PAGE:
By Jyna Scheeren
Special to the Herald
These days, it's common to see women choosing their own way of life and enjoying as much autonomy as they like -- at least in certain places in the world. But, in more repressive times and places, women are compelled to take on the limiting roles given to them. Stepping out of these binds can have undesirable or even dire consequences.
Scores of literary classics address this issue, depicting strong, female protagonists who breach confines, defy convention, take back their lives, and wield quiet influence that belies their station.
Sethe, a runaway slave in Toni Morrison's supernatural tale, "Beloved," pays an especially high price for her audacious bid for freedom, one that affects her family and reverberates throughout her newly adopted home in Ohio. Winner of the Pulitzer Prize for fiction, this haunting story about the haunted has a premise based on an unspeakable incident that took place in 1856.
While Tita De La Garza in "Like Water for Chocolate" is a bit more subtle in her actions than Sethe, she nonetheless affects changes in her family and community. This novella, written in the style of magical realism by Laura Esquivel, presents a young Mexican woman who is compelled by tradition to relinquish her dream of having a husband and family of her own in order to devote her entire life to caring for her mother. Prohibited from marrying her one true love and watching as he marries her sister, Tita uses her powers through the creation of culinary delicacies to defy her station.
Countess Olenska disregards the mores and customs of late 1800s New York high society in Edith Wharton's "Age of Innocence." Although willing to sacrifice for those she loves, she is never willing to sacrifice for society and is refreshingly apathetic toward the whispers of her provincial contemporaries who regard her desire to divorce her abusive husband as scandalous.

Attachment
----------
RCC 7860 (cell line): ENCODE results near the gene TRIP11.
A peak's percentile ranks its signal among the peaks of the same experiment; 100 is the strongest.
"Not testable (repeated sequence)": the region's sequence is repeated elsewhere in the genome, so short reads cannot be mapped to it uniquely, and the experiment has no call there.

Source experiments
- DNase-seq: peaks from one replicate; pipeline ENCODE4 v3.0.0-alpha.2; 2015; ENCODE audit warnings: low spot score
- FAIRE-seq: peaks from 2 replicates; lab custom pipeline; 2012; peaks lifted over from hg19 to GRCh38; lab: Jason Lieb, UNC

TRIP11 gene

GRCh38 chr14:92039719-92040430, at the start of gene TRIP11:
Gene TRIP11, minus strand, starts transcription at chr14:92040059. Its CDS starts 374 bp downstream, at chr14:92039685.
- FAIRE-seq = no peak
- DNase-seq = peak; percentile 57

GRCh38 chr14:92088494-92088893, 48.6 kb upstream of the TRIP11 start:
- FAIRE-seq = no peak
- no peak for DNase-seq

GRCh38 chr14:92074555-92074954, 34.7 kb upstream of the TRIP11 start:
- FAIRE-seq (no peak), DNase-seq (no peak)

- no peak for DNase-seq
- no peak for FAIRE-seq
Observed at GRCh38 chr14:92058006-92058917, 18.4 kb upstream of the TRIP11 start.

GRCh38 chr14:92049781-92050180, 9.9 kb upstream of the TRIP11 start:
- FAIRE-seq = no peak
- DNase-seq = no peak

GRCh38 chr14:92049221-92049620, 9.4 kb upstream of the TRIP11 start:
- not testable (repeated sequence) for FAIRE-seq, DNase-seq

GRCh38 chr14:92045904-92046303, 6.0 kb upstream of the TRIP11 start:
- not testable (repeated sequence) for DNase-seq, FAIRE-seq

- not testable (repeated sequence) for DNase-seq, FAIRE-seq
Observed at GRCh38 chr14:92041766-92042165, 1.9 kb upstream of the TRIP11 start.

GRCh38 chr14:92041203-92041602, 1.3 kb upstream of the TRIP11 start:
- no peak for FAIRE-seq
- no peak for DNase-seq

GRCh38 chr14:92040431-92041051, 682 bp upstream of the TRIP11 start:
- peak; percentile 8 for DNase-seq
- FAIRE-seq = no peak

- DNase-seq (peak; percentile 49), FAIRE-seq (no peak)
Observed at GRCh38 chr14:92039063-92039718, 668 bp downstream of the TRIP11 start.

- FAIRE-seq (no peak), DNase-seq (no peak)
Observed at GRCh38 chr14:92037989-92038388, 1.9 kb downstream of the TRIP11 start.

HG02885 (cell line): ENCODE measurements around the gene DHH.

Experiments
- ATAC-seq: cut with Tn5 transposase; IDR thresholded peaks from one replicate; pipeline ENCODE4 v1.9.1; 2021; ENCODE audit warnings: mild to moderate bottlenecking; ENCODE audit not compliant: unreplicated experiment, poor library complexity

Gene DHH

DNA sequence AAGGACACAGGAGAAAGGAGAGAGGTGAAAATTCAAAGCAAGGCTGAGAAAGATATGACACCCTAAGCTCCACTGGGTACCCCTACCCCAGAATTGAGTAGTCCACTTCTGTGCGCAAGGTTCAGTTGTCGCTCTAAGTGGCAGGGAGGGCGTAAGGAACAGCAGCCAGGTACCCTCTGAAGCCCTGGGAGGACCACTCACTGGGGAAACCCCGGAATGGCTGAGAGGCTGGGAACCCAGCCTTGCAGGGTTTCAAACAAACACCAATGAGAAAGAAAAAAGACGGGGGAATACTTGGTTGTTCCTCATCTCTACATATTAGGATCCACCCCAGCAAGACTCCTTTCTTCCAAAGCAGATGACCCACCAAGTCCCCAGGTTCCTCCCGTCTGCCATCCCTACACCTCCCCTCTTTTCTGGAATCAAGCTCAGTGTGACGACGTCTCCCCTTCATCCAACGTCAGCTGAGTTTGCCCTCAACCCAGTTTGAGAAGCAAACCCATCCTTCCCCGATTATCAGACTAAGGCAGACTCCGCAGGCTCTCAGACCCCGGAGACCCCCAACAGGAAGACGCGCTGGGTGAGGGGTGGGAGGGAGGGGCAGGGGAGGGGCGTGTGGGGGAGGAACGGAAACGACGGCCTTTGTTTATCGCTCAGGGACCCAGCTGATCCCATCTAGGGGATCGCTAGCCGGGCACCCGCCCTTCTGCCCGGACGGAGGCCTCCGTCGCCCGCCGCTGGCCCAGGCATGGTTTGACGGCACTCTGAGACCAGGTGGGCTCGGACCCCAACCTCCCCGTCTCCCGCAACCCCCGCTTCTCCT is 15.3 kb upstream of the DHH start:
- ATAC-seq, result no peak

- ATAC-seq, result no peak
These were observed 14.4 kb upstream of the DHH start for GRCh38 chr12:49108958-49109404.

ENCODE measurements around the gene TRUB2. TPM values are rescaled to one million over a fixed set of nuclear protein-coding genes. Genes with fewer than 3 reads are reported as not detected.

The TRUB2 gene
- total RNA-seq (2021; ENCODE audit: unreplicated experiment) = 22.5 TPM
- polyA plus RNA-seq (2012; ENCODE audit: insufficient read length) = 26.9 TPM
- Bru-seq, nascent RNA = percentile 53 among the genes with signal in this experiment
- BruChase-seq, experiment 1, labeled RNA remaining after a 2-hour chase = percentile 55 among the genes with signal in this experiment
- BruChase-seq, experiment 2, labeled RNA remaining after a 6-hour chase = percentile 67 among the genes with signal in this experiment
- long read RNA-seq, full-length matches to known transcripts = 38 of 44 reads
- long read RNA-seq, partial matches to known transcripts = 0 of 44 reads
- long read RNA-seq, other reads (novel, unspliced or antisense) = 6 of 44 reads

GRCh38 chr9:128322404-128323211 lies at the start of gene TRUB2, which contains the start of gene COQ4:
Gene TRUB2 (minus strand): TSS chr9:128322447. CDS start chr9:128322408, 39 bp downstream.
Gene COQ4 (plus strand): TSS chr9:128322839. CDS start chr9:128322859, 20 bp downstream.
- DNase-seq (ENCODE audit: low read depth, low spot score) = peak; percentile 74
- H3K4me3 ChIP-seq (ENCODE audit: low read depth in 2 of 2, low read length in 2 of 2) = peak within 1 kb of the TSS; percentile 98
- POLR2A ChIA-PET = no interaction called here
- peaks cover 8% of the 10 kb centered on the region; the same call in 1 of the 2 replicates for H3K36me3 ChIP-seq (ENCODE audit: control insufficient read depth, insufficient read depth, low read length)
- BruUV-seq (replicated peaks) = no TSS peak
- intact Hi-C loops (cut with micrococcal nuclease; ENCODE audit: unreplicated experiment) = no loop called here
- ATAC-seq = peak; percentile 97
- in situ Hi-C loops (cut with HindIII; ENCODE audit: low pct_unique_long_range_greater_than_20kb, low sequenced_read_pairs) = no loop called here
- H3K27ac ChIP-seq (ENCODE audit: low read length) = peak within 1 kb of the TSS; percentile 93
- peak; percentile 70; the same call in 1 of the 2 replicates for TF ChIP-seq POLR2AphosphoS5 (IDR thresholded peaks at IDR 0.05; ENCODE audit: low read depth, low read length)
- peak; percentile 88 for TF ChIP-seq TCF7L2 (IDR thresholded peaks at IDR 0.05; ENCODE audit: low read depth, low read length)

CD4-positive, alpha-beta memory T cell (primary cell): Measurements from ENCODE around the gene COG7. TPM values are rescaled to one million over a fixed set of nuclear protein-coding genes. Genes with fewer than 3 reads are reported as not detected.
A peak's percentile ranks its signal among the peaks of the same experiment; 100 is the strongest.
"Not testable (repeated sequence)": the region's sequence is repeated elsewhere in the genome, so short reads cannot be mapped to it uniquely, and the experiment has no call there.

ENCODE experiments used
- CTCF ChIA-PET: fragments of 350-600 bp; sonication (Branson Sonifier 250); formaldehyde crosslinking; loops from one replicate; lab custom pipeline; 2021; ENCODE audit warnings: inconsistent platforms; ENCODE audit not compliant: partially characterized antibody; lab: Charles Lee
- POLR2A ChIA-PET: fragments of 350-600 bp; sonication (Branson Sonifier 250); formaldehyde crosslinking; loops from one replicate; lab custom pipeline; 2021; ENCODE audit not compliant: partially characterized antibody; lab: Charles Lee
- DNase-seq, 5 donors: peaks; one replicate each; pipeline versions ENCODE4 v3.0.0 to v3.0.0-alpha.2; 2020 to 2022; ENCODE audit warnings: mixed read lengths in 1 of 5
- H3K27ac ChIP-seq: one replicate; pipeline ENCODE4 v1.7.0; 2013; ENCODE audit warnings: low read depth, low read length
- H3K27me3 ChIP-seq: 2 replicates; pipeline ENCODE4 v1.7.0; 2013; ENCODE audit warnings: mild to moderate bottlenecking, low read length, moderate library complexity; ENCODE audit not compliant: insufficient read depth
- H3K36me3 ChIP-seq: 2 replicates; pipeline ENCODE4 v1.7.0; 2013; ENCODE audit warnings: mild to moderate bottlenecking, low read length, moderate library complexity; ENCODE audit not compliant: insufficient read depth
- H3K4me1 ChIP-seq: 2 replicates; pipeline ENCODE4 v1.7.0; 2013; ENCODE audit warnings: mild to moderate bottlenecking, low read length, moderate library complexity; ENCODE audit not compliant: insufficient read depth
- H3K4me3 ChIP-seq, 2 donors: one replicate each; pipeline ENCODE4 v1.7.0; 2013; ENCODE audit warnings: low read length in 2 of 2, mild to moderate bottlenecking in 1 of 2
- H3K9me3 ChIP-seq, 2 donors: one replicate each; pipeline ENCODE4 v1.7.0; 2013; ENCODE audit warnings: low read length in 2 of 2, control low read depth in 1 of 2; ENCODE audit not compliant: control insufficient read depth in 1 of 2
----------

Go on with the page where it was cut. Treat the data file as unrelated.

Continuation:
In certain literary works, women dare but tragically fail in their attempts at liberation. Edna Pontellier of turn-of-the-20th-century New Orleans discovers an identity beyond wife and mother in Kate Chopin's "The Awakening." Her dalliance with independence causes her oblivious husband to question her sanity and ultimately leads to tragedy. "Anna Karenina" in Leo Tolstoy's novel by the same name shares a lot of similarities with Edna, even though she lives a world away. Neither are allowed happiness nor independence, and both
are ill-equipped to tolerate their condition.
The library offers monthly email newsletters, called NextReads, with a selection of genres to choose from; each lists several books, new and classics, as well as library events. Sign up from the library website.
Speaking Volumes, written by Manatee County Public Library System staff members, is published each Sunday. Access the library online at www.mymanatee.org/library Jyna Scheeren is a reference librarian and program coordinator.